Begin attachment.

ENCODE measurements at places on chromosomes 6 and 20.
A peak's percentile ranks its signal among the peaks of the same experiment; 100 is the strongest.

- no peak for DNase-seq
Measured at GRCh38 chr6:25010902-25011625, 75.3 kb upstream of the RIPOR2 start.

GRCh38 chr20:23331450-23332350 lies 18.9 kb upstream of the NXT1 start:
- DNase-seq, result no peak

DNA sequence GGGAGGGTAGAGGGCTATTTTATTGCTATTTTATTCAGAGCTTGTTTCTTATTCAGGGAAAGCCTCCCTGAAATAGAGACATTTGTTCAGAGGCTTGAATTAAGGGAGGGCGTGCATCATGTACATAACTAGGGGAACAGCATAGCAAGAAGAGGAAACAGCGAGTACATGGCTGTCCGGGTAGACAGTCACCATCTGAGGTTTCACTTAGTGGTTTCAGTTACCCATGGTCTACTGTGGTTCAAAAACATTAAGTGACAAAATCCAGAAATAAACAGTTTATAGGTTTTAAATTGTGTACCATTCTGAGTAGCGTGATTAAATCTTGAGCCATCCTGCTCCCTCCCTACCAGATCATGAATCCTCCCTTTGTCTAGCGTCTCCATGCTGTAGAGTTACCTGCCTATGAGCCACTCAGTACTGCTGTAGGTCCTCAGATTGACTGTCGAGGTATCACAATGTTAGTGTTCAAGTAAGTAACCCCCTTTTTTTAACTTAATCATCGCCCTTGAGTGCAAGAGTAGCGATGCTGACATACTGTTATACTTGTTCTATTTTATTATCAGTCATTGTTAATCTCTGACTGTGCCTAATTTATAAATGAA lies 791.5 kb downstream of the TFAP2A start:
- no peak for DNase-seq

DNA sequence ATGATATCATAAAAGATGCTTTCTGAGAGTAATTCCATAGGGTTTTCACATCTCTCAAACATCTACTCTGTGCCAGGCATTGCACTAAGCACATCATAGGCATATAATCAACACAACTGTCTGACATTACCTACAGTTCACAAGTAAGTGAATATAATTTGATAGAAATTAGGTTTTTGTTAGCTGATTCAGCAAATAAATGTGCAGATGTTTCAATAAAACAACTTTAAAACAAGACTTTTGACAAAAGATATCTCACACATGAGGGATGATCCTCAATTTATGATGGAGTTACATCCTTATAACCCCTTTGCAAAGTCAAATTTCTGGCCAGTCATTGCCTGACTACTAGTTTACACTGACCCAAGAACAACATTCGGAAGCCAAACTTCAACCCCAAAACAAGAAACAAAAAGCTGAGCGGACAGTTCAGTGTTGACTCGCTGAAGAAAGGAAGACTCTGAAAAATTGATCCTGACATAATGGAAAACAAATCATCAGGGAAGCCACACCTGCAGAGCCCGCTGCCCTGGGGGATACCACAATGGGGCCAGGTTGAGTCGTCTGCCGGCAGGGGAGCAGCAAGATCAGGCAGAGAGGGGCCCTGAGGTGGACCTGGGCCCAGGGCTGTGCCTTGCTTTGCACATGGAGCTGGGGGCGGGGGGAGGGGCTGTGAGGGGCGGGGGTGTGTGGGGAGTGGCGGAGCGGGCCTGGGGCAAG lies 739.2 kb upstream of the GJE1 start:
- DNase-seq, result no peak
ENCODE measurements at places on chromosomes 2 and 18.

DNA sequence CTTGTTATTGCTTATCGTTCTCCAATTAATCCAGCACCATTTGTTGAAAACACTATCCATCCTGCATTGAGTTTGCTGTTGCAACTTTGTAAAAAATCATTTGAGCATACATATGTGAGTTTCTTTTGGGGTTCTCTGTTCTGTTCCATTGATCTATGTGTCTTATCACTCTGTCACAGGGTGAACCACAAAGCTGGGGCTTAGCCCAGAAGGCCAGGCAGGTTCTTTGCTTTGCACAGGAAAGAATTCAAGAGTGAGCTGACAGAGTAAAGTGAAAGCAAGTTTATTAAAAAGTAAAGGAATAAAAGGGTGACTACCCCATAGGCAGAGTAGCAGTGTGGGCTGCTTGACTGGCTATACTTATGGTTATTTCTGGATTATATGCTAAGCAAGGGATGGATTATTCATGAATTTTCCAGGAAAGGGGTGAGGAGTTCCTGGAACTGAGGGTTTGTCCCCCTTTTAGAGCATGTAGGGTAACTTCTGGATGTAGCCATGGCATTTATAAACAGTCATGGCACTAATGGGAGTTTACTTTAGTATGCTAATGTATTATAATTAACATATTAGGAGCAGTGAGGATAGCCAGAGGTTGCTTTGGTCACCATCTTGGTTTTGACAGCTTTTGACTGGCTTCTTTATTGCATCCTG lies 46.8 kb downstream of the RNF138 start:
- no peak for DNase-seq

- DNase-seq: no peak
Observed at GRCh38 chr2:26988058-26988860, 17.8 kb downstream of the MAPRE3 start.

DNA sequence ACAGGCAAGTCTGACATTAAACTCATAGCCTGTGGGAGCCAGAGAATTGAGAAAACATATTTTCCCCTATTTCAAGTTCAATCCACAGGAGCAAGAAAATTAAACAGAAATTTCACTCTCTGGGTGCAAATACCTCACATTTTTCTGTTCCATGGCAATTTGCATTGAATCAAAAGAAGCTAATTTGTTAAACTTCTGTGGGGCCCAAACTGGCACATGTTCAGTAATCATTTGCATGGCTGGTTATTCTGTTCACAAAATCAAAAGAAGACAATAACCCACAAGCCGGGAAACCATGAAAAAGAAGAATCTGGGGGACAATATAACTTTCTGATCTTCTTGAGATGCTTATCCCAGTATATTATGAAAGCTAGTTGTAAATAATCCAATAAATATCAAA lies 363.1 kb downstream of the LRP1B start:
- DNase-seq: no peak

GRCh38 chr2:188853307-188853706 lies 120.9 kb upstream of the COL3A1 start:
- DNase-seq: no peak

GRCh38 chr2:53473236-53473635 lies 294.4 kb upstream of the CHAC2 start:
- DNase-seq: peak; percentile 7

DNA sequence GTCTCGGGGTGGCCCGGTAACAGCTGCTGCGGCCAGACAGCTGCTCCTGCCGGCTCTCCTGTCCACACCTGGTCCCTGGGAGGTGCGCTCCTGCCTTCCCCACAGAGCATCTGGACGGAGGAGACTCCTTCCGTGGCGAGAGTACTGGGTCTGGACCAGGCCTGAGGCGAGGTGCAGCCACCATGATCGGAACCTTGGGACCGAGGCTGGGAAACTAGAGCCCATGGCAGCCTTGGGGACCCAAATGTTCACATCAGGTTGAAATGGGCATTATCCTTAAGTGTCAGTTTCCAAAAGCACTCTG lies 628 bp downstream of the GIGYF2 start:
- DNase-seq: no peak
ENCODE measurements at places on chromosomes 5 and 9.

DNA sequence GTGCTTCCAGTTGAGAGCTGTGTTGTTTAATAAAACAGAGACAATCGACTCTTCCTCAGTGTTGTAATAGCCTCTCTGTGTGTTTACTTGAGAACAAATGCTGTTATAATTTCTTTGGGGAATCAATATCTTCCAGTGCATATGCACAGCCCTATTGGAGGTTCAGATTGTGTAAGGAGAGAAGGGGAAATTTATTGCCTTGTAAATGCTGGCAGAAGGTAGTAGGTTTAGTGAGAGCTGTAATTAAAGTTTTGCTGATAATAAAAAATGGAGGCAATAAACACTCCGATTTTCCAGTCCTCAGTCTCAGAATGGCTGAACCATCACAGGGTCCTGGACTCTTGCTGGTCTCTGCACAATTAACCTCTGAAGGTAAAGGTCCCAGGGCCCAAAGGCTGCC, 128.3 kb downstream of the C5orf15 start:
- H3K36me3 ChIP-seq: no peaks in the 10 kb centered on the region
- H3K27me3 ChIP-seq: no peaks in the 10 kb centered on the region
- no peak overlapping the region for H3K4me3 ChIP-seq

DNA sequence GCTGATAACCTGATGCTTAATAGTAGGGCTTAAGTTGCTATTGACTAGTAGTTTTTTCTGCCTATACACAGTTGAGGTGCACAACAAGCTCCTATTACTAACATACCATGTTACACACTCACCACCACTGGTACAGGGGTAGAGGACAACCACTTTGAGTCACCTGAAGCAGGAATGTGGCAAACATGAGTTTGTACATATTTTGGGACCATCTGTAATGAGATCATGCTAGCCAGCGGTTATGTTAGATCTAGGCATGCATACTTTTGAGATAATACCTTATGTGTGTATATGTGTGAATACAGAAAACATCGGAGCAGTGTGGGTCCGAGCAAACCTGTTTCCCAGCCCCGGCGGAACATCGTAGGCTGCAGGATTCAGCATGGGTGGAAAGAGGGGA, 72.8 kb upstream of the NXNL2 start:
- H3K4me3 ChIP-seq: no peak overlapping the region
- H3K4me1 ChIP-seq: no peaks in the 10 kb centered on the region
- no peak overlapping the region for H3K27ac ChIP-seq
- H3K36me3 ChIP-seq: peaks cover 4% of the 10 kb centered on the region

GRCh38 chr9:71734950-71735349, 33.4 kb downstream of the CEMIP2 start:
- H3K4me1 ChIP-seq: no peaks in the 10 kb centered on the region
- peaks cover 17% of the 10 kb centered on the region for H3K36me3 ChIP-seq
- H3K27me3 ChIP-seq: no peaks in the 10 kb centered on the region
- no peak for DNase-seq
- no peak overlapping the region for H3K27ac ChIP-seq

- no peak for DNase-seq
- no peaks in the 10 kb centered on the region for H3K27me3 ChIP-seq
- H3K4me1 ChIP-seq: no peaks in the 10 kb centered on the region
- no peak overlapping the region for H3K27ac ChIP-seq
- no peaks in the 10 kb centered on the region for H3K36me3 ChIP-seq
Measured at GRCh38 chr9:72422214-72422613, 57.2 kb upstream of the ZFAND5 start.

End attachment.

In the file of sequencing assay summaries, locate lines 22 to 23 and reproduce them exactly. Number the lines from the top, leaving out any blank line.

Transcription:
DNA sequence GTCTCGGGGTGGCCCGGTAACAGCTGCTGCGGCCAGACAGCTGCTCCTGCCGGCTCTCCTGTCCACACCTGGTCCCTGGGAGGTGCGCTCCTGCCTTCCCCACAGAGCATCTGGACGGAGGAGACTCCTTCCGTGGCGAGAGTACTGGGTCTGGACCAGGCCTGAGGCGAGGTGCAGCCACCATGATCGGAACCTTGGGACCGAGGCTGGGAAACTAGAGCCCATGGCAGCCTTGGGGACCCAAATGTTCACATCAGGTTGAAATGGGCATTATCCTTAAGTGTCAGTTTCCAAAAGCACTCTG lies 628 bp downstream of the GIGYF2 start:
- DNase-seq: no peak